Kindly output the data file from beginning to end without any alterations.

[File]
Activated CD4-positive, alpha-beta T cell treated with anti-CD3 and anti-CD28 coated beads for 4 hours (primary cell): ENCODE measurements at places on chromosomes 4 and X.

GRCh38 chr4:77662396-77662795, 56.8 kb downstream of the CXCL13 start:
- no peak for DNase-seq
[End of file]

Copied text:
Activated CD4-positive, alpha-beta T cell treated with anti-CD3 and anti-CD28 coated beads for 4 hours (primary cell): ENCODE measurements at places on chromosomes 4 and X.

GRCh38 chr4:77662396-77662795, 56.8 kb downstream of the CXCL13 start:
- no peak for DNase-seq